Fig. 4
figure 4

Cumulative evaporation of biochar columns

Table 1 Variations in moisture content from 8:00 PM to 6:00 AM

Overall, the daily evaporation was low in the field experiment (Fig. 5) but was lower in the BC treatment groups than in the CK. Evaporation dropped sharply and stabilized from the 10th day after the irrigation events, and the daily evaporation gradually decreased. The evaporation volume of the various treatments from highest to lowest was as follows: CK > Bo-10 > Bo-20 > Bo-50 > Bo-30. By the second irrigation event, the maize had reached the jointing stage, and the difference in evaporation between treatments increased; however, the overall evaporation volumes were similar to those after the first irrigation event. By the third irrigation event, the maize had entered the tassel stage. The temperature and daily evaporation also gradually increased. The evaporation peak lasted from August 24 to September 2, 2015, and the evaporation gradually subsided afterward. The soil water holding capacity and resistance to evaporation were lower in the CK than in the BC treatment groups. The overall trend was CK > Bo-10 > Bo-20 > Bo-50 > Bo-30, which was consistent with the findings of the indoor experiment. The difference with the planted maize in the field experiment was that, in the later stages of maize growth, the height of the plant blocked most sunlight, and so evaporation was reduced. This did not occur in the soil column experiment, in which sunlight was a constant value. After BC application, the cumulative evaporation of the Bo-10, Bo-20, Bo-30, and Bo-50 treatments was reduced by 9.58%, 6.28%, 10.95%, and 4.20%, respectively, compared with that of CK, which was also consistent with the findings of the soil column experiment (Fig. 6).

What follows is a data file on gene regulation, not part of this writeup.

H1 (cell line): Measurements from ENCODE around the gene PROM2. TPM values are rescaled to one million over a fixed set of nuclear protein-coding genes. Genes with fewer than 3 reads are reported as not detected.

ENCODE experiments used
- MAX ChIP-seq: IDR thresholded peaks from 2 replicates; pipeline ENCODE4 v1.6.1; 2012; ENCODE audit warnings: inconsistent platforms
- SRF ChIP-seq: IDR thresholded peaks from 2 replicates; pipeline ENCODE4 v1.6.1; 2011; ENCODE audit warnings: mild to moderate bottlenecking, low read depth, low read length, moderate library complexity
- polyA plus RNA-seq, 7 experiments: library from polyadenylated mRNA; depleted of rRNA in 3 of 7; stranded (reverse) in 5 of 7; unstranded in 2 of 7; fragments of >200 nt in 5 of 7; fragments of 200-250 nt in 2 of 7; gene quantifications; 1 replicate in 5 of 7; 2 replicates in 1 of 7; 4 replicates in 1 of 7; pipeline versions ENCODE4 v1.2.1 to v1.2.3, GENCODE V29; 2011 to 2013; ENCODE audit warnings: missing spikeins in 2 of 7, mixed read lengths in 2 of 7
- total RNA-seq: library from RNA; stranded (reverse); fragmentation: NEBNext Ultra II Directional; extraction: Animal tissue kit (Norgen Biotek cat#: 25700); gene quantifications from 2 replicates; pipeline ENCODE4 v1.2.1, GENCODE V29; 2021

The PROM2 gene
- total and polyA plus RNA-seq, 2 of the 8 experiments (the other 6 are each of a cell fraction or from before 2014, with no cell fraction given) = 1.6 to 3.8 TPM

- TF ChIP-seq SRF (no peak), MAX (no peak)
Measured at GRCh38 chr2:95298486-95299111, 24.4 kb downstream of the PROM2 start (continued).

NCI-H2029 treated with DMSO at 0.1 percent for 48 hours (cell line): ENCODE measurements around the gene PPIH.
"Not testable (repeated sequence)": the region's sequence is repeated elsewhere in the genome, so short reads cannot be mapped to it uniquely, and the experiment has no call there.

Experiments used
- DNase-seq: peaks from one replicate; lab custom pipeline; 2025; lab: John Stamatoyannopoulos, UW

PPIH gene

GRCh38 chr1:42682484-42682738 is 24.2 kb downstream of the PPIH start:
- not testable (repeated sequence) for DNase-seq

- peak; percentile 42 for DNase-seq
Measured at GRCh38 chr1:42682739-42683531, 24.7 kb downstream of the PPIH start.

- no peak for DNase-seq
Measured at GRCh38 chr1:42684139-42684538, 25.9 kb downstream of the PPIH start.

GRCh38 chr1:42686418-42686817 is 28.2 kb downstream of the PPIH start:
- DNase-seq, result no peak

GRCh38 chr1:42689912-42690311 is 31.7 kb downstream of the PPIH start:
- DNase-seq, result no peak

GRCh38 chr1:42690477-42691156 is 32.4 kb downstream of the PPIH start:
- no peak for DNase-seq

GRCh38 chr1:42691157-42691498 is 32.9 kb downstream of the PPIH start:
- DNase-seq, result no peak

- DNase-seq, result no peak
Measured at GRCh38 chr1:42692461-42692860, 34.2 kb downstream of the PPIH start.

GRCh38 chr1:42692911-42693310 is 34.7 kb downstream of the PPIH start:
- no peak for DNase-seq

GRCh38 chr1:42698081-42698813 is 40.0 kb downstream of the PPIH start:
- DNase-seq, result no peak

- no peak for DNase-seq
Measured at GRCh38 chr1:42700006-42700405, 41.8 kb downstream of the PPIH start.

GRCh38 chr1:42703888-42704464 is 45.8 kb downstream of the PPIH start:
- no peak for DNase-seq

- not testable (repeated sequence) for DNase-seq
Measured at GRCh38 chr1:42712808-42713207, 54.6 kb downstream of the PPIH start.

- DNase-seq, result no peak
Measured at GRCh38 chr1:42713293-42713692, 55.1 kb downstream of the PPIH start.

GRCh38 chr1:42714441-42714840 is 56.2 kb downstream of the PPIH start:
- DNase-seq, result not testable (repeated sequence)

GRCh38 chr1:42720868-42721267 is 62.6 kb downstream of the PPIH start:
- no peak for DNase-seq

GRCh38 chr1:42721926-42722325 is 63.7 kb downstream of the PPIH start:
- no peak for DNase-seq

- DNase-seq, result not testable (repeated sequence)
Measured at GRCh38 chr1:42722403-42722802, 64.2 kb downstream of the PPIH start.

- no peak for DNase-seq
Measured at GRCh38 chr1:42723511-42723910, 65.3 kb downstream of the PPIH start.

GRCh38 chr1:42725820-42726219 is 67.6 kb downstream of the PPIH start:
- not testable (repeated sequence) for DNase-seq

Fig. 5
figure 5

Field cumulative soil evaporation using biochar

Fig. 6
figure 6

Effect of evaporation of the biochar column on soil moisture content

Indoor BC soil column evaporation experiment

To understand the changes in soil moisture content under continuous soil evaporation conditions after BC addition, we conducted an indoor BC soil column evaporation experiment having an observation interval of 6 days (Fig. 7). Figure 5A shows the infiltration under gravity 2 days after irrigation, and the overall moisture content was at a relatively high level. The soil moisture content of the various BC application rates changed with depth, and the moisture content at the soil surface (0–15 cm) was higher in each BC treatment group than in the CK, most notably for the Bo-30 treatment. After 6 days of indoor evaporation, the moisture content readings at the surface layer (0–15 cm) for Bo-30 and Bo-50 were both higher than that for the CK. The reduction in soil moisture content compared with the first sampling was as follows: CK, 4.76%; Bo-10, 4.76%; Bo-30, 7.41%; and Bo-50, 4.78% (Fig. 5B). In the third sampling, beyond the application layer (0–20 cm), the soil column moisture content at each BC application rate was significantly higher than that in the CK. The rate of moisture reduction for each treatment in the third sampling compared with the second sampling was as follows: CK, 18.65%; Bo-10, 11.82%; Bo-30; 8.69%; and Bo-50, 9.57% (Fig. 5C). The monitoring results from the final sampling indicate that the moisture content of the BC treatment groups was significantly higher than that of the CK after 18 days of continuous evaporation. Using a depth of 25 cm as an observation point, the rates of reduction of the various application rates in the fourth sampling compared with the third sampling were as follows: CK, 4.93%; Bo-10, 5.00%; Bo-30, 6.66%; and Bo-50, 2.02%.

Fig. 7
figure 7

Field daily soil evaporation using biochar

Diurnally, irrespective of growth stage, the soil evaporation at each growth stage initially increased, then decreased (Fig. 8). Evaporation occurs as the Earth's surface heats up from 8:00 AM; the amount of evaporation gradually increases, peaking at 2:00 PM and trending downward until it levels off from 6:00 PM until 6:00 AM the next day, when moisture content tends to rise.

Fig. 8
figure 8

Diurnal variation in soil evaporation at different growth stages upon application of biochar